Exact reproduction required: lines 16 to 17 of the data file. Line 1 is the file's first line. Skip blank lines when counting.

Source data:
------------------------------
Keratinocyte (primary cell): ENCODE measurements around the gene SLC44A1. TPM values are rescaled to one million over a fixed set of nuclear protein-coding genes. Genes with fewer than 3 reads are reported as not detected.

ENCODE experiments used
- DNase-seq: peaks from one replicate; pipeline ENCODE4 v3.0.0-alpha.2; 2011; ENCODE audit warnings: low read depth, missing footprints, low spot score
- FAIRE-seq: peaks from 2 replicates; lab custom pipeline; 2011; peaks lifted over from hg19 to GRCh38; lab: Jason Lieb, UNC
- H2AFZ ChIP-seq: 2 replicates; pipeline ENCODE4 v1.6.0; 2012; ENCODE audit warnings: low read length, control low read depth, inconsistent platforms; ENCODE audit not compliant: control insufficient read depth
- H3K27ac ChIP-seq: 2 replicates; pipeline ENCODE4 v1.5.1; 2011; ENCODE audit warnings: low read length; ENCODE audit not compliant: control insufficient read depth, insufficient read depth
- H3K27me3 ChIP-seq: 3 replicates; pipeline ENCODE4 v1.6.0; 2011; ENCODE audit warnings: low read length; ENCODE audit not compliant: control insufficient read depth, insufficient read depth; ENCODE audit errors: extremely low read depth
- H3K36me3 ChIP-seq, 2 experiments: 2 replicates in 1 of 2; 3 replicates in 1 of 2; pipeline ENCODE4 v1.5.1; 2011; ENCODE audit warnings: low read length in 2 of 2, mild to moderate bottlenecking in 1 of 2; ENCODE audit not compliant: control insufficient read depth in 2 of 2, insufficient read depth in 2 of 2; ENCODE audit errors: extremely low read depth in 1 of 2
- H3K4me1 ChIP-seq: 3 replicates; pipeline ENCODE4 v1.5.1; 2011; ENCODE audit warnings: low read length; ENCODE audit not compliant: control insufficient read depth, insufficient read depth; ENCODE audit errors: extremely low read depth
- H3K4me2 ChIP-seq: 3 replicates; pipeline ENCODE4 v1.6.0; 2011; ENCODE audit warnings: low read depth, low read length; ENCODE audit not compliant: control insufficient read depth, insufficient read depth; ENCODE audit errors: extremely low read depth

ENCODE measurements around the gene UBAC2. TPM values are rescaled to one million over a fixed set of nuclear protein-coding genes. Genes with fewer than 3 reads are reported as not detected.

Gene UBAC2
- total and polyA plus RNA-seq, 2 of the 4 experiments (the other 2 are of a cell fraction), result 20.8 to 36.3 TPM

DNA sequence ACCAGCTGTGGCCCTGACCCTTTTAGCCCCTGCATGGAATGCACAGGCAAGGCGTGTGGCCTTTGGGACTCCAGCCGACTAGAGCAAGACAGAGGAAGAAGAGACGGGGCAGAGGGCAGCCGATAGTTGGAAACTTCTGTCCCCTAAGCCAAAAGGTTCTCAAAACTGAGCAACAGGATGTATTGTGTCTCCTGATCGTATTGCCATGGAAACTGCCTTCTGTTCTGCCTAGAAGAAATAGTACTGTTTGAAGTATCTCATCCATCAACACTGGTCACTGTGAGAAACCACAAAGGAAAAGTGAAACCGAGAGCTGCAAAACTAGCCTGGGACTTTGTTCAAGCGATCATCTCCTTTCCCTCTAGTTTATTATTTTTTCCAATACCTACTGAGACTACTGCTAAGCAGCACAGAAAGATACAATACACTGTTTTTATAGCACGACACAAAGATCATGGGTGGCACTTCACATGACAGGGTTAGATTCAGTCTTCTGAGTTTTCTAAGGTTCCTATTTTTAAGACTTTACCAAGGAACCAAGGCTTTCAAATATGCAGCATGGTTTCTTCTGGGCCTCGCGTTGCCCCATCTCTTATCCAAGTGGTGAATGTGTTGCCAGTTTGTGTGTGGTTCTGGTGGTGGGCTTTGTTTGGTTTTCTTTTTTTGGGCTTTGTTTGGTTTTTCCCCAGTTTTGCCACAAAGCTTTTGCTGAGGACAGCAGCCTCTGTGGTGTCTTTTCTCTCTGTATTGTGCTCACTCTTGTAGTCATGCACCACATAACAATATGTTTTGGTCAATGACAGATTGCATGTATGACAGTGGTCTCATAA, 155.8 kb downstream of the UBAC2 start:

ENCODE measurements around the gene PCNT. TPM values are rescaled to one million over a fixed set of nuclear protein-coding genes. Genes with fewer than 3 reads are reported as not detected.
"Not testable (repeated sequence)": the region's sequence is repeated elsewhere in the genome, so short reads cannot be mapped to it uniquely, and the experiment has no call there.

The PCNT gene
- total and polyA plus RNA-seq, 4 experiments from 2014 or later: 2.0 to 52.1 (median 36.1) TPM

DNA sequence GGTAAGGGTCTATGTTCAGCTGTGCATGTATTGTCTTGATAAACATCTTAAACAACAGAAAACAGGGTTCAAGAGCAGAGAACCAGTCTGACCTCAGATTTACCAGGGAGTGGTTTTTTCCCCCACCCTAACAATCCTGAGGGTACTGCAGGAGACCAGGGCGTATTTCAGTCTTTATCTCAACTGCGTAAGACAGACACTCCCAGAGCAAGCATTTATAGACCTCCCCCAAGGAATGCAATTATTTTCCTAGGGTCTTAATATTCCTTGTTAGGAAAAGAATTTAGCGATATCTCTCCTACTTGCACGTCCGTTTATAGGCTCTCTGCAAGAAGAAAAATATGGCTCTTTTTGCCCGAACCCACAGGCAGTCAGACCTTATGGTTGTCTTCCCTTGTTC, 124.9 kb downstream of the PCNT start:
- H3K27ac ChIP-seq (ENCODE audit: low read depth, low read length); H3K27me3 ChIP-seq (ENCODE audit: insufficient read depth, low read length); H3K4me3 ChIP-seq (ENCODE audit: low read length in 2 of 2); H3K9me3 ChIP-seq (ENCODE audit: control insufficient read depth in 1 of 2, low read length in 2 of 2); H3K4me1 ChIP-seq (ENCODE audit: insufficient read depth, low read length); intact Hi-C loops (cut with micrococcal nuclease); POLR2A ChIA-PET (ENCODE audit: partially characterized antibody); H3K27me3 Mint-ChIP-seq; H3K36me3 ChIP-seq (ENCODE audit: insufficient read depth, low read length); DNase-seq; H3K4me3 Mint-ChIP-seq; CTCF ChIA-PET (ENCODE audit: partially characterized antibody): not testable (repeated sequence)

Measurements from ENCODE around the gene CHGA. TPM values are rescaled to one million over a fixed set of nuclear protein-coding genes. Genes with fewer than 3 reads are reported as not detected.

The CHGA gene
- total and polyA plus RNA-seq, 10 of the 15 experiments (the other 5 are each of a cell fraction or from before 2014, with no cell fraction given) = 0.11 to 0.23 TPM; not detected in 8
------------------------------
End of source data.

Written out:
"Not testable (repeated sequence)": the region's sequence is repeated elsewhere in the genome, so short reads cannot be mapped to it uniquely, and the experiment has no call there.

The PCNT gene